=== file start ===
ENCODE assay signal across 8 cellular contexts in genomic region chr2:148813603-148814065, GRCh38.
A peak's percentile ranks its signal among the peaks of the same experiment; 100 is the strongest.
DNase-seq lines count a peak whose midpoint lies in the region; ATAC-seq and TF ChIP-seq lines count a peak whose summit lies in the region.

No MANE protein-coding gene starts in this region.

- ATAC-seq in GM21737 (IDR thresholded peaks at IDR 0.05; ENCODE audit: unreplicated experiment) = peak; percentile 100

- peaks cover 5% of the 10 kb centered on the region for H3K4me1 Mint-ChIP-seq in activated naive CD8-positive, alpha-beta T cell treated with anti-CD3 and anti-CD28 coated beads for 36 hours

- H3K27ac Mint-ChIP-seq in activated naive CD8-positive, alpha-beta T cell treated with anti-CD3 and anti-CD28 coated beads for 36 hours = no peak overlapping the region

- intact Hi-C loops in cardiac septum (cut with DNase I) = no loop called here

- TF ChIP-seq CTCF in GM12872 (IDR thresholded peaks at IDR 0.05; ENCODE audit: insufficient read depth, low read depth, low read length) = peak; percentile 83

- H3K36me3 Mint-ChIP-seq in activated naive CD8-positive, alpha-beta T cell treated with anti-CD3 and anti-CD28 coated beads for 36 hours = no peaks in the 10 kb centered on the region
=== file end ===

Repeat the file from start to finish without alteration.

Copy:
ENCODE assay signal across 8 cellular contexts in genomic region chr2:148813603-148814065, GRCh38.
A peak's percentile ranks its signal among the peaks of the same experiment; 100 is the strongest.
DNase-seq lines count a peak whose midpoint lies in the region; ATAC-seq and TF ChIP-seq lines count a peak whose summit lies in the region.

No MANE protein-coding gene starts in this region.

- ATAC-seq in GM21737 (IDR thresholded peaks at IDR 0.05; ENCODE audit: unreplicated experiment) = peak; percentile 100

- peaks cover 5% of the 10 kb centered on the region for H3K4me1 Mint-ChIP-seq in activated naive CD8-positive, alpha-beta T cell treated with anti-CD3 and anti-CD28 coated beads for 36 hours

- H3K27ac Mint-ChIP-seq in activated naive CD8-positive, alpha-beta T cell treated with anti-CD3 and anti-CD28 coated beads for 36 hours = no peak overlapping the region

- intact Hi-C loops in cardiac septum (cut with DNase I) = no loop called here

- TF ChIP-seq CTCF in GM12872 (IDR thresholded peaks at IDR 0.05; ENCODE audit: insufficient read depth, low read depth, low read length) = peak; percentile 83

- H3K36me3 Mint-ChIP-seq in activated naive CD8-positive, alpha-beta T cell treated with anti-CD3 and anti-CD28 coated beads for 36 hours = no peaks in the 10 kb centered on the region